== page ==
- new flag for PL_perldb (or $^P), PERLDBf_ASSERTION to make
DB::sub be entered in assertion sub calls even if PERLDBf_SUB is
not set.

- new perl DB var $DB::assertion that is set to 1 at assertion
calls, so that the debugger can know if the current sub is an
assertion or not. For simplicity, the debugger has responsibility
to reset this var to 0.

There are also several changes made to, to use the new
features. As a commodity I have also implemented a new command P
to change $^P in a friendly manner.


I felt that Perl support for assertions was not good enough so I
bagan working in some ideas I had and this is the result.

By the way, I had to made some decisions that I want to expose

- 'assertion' attribute:

I think it is not possible to do what I have done in an efficient
manner without adding support for this attribute in the perl C
core, I mean just using something like a MODIFY_CODE_ATTRIBUTES

- command line switch '-A'

assertions conditional execution can be simulated in perl with a
constant and the 'and' operator as in the Carp::Assert package

   DEBUG and assert($test);

but this do not solve how to activate then easily, several
approaches can be used, but the thing is that there is not any
standard/de-facto/common/etc. way to do it.

- assertions as static conditional breakpoints

I think this is a very powerful feature, programs will not die
anymore with an annoying message, but they will go directly to
the interactive debugger at the point where the error is. Then,
you will be able to inspect the internal status of the program
and even to correct the error and make the program continue.

- generalization of conditional execution

maybe the 'assertion' attribute is very specific, the conditional
execution of subroutines is not exclusive of assertions, it is
also very common for informative debug messages, as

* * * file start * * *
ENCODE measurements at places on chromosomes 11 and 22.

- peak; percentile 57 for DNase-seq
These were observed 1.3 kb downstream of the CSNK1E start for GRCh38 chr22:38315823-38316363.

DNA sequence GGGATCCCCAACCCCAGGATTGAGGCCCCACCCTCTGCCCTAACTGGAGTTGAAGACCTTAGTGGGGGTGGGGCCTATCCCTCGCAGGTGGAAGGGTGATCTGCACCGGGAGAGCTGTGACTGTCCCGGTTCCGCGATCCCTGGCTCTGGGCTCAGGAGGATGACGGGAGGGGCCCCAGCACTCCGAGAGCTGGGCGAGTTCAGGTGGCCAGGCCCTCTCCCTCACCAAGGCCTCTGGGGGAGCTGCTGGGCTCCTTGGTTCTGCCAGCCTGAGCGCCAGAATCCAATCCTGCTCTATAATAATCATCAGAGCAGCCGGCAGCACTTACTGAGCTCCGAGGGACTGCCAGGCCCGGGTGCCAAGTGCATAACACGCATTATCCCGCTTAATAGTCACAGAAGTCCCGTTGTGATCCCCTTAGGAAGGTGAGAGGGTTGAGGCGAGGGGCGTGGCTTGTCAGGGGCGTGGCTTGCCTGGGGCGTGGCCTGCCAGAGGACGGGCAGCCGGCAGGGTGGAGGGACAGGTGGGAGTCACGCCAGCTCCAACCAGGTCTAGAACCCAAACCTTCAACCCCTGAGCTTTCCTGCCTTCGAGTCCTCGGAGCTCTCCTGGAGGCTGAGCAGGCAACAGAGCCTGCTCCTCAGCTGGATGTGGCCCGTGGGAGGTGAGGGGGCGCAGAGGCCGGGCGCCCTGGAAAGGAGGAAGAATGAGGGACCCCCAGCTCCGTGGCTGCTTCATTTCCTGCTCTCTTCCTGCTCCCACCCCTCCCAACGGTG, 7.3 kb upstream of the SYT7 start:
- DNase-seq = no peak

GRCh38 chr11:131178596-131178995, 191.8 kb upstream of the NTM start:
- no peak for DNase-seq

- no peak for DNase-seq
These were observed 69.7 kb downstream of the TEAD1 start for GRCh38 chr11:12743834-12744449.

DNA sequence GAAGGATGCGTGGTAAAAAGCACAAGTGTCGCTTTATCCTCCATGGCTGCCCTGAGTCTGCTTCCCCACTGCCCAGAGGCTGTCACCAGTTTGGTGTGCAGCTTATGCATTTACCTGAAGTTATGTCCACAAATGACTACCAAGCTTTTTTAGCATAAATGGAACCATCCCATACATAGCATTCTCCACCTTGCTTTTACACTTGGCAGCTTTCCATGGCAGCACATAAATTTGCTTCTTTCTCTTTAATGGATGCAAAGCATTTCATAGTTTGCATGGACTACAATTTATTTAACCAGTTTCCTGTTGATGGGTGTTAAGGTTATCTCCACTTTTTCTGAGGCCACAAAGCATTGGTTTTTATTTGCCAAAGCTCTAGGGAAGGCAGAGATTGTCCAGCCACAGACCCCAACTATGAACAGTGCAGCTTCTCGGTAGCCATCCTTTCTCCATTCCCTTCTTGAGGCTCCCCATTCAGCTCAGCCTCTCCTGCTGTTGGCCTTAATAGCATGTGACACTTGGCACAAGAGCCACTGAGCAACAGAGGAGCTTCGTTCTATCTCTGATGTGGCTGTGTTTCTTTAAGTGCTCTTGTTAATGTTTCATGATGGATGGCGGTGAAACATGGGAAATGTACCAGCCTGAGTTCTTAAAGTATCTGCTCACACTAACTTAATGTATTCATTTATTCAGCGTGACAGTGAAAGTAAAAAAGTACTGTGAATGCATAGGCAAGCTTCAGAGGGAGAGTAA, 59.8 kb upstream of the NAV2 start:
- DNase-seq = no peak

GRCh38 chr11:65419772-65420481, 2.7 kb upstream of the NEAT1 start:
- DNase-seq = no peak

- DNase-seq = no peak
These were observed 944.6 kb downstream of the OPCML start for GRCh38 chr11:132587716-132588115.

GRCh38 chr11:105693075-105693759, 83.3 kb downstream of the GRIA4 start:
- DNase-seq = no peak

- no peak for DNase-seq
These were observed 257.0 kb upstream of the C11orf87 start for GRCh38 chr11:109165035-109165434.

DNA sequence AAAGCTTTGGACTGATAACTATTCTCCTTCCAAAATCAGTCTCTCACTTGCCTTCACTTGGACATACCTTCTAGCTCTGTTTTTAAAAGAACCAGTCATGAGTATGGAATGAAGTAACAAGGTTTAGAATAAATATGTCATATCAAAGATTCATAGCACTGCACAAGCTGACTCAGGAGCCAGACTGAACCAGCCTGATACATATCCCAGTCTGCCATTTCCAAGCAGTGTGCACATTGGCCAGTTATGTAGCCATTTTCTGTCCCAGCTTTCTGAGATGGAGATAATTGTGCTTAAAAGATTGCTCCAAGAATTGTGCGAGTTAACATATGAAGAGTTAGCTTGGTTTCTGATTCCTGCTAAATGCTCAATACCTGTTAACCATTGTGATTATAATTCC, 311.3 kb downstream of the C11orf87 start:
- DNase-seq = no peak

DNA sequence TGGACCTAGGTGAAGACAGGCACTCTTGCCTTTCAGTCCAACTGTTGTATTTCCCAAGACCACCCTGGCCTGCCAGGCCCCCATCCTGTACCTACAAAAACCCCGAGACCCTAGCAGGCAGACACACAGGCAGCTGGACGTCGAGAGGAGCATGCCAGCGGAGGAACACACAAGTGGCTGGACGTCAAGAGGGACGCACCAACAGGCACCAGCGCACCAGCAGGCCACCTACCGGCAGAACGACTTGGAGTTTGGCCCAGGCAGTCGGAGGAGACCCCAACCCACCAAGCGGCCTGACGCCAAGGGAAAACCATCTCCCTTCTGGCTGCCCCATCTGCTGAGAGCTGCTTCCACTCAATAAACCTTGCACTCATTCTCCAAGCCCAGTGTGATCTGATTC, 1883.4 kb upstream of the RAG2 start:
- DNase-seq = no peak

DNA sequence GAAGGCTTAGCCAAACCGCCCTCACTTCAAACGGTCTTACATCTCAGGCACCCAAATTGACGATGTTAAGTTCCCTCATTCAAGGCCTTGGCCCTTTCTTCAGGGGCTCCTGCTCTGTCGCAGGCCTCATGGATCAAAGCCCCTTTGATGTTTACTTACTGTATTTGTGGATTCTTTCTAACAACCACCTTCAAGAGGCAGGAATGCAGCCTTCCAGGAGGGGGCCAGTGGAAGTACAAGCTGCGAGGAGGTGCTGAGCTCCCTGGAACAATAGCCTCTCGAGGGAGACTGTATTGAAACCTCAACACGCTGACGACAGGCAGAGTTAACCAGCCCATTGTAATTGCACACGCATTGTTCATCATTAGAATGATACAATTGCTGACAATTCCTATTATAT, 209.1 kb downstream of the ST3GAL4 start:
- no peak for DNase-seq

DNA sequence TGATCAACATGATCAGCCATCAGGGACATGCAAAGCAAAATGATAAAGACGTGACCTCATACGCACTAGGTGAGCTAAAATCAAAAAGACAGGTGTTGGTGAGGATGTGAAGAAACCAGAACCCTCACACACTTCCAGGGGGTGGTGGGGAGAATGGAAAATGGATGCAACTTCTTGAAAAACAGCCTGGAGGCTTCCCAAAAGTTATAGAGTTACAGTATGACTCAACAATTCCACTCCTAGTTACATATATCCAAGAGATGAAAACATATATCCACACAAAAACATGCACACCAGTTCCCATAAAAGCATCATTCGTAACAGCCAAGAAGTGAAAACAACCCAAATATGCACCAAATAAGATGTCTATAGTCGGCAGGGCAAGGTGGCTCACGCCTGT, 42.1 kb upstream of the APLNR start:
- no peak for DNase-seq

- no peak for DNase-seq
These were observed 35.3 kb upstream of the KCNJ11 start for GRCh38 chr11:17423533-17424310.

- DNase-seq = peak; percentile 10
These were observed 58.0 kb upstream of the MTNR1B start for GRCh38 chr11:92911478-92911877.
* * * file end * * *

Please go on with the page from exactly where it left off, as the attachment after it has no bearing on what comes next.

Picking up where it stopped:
DEBUG and print(...);

so, maybe an attribute like 'call_if($condition)' could be used:

   package foo;
   sub debug : call_if($::debug=~/\bfoo\b/) {
      print STDERR @_

but I have left this generalization out because the 'assertion'
attribute is also used to mark the subroutines for the debugger
so it would be needed anyhow.

- granularity of -A

'-A' switch is an all or nothing option, maybe something with
finer granularity as in the 'warnings' package could be thought,
but the thing is that assertion execution should be totally
controlled from the script execution options (command line or
environment vars.), it makes no sense to have to change the
source to activate/deactivate assertions.

Maybe '-A' could be used with a list of names

   perl -Alwp,mypackage

and in My::Package source...

   package My::Package;

   use assertions 'mypackage';

and assertions in My::Package would be executed only if
'mypackage' is passed in '-A'.

And that's all, now I am waiting for your comments and ideas, so
please, try the patch and tell me what you think.

Oops, just one last thing, please forgive me for my bad English,
but this is not what I use to speak :-(... and the same applies
for my perl C internals knowledge, I think that the
implementation is correct, but maybe I have forgotten something.